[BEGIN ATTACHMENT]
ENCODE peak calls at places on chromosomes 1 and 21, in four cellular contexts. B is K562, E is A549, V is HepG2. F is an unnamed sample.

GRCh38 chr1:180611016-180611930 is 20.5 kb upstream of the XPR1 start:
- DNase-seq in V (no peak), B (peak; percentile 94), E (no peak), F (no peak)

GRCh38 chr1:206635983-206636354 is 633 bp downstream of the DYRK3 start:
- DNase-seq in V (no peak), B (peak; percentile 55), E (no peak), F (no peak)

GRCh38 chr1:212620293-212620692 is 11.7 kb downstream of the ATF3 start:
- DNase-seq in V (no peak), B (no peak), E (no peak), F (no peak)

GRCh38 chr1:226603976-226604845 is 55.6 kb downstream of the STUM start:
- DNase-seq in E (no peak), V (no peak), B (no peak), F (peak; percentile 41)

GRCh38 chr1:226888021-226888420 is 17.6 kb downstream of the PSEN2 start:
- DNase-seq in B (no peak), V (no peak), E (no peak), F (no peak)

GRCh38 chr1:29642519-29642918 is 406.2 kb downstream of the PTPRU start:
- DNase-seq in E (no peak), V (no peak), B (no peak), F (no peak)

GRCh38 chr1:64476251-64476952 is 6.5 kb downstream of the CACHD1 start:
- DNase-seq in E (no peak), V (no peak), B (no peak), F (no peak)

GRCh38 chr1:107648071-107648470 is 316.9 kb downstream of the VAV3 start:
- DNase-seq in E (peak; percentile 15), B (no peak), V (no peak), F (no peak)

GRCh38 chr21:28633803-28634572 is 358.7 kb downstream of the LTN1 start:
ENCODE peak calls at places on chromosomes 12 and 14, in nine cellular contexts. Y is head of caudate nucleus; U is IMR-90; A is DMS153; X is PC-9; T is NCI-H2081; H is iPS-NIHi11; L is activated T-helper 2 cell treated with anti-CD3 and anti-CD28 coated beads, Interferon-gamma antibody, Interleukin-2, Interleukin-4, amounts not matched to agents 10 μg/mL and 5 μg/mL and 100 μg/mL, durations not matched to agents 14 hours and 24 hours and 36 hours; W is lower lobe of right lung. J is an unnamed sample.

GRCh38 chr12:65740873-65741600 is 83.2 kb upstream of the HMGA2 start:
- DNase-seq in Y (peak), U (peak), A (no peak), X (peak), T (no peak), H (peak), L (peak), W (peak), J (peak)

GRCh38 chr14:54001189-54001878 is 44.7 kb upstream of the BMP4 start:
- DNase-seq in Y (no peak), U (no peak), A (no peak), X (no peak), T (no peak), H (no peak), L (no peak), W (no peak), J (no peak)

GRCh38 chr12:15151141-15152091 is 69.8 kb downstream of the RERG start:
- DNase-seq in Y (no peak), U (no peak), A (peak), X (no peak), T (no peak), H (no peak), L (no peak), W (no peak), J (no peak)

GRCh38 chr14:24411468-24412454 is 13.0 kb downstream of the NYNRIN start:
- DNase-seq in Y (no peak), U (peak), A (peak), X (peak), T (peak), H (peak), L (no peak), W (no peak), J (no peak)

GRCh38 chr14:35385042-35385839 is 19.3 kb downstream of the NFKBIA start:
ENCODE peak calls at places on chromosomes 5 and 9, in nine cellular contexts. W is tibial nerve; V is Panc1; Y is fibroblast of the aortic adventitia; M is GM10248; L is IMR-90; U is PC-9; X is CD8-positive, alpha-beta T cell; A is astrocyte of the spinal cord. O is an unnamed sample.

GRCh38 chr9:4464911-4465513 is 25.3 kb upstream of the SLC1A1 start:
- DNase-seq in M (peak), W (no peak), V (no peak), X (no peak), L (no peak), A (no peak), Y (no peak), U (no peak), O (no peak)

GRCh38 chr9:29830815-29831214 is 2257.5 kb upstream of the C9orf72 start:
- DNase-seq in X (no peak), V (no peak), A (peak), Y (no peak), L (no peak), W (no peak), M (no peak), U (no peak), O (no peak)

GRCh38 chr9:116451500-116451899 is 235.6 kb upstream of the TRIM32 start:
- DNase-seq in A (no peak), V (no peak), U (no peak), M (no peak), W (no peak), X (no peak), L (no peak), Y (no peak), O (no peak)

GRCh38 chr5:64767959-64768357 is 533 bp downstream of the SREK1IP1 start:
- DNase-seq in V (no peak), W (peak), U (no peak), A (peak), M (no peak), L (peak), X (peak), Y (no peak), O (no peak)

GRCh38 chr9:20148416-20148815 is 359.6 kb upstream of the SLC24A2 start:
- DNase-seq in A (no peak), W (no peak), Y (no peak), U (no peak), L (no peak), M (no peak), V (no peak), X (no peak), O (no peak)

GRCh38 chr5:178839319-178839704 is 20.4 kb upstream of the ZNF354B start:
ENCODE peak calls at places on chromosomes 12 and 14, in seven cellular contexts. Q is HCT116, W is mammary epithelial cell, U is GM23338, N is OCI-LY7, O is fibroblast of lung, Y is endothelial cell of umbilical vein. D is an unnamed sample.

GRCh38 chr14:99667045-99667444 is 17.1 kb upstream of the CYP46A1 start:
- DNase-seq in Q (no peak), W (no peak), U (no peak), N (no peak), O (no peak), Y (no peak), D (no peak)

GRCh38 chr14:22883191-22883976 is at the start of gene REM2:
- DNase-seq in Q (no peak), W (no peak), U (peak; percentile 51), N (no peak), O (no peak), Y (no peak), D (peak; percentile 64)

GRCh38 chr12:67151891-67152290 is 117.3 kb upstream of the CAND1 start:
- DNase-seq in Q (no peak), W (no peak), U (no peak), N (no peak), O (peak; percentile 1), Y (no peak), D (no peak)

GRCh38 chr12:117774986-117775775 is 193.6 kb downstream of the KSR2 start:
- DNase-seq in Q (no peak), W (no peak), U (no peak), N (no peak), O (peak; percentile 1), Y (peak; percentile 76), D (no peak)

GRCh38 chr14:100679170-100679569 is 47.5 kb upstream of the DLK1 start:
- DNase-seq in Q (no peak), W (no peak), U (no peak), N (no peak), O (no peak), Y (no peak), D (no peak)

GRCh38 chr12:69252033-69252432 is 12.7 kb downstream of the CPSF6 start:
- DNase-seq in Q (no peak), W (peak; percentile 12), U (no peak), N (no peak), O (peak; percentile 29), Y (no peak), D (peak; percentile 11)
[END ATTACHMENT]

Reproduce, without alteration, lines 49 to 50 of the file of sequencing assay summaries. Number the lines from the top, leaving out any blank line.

- DNase-seq in Q (no peak), W (no peak), U (no peak), N (no peak), O (peak; percentile 1), Y (peak; percentile 76), D (no peak)

GRCh38 chr14:100679170-100679569 is 47.5 kb upstream of the DLK1 start: